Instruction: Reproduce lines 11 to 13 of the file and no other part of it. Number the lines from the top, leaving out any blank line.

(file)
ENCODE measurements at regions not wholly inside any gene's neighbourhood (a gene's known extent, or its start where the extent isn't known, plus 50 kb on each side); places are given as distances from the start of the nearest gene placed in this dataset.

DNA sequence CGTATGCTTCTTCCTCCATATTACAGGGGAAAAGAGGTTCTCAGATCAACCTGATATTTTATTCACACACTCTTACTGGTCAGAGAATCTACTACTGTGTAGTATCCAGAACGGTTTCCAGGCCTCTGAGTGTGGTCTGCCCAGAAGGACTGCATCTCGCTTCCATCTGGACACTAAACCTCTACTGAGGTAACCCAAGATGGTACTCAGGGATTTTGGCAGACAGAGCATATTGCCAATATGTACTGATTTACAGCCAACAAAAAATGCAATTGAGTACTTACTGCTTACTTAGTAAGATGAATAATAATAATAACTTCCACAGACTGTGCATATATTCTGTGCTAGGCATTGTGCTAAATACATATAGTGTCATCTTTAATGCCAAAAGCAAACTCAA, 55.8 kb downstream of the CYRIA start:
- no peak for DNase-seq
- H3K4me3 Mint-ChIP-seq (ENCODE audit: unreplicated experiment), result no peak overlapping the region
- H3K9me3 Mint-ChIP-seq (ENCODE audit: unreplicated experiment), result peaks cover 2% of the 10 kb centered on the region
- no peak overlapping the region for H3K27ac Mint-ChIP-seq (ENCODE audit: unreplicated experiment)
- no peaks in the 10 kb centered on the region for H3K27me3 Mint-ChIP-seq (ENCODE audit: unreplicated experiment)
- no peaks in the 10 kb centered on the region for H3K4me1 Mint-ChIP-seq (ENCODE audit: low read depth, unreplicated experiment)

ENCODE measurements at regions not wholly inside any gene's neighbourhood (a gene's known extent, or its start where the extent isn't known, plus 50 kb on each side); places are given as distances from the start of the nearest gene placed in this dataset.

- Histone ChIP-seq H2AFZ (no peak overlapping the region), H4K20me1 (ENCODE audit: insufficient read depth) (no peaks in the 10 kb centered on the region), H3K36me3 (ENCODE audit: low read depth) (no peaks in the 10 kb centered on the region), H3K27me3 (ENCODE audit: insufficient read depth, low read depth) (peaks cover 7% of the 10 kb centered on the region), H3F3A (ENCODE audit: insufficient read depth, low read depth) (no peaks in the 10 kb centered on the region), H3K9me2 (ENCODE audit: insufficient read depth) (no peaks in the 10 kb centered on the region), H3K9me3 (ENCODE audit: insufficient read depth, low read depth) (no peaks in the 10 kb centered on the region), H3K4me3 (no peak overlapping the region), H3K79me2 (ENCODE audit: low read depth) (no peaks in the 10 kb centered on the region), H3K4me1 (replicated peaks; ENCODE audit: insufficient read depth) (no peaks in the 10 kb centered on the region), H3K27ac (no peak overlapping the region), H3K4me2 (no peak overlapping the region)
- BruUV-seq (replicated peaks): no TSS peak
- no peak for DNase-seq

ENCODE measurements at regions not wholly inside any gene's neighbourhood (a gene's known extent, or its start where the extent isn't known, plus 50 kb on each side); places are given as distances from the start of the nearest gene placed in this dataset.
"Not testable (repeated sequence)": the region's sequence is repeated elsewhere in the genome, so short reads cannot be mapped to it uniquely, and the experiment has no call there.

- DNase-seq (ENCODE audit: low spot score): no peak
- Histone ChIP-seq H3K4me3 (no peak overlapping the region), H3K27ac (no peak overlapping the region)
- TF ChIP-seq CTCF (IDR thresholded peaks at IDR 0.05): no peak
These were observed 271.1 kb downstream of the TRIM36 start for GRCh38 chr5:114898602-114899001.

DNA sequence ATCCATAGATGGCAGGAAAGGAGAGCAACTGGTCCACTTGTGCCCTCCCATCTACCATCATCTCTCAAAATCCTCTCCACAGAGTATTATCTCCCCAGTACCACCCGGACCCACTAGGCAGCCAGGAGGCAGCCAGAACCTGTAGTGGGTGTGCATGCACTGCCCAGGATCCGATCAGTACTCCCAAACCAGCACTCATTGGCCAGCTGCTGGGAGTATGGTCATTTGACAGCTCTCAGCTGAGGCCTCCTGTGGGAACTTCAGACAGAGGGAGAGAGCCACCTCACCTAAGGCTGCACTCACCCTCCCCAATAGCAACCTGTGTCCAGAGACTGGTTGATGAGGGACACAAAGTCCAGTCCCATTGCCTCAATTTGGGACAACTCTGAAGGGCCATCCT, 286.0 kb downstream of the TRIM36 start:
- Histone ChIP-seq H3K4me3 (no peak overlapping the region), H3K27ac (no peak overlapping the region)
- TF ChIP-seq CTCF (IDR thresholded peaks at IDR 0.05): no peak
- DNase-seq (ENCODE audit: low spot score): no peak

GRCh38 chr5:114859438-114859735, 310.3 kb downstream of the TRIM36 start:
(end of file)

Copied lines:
- BruUV-seq (replicated peaks): no TSS peak
- no peak for DNase-seq

ENCODE measurements at regions not wholly inside any gene's neighbourhood (a gene's known extent, or its start where the extent isn't known, plus 50 kb on each side); places are given as distances from the start of the nearest gene placed in this dataset.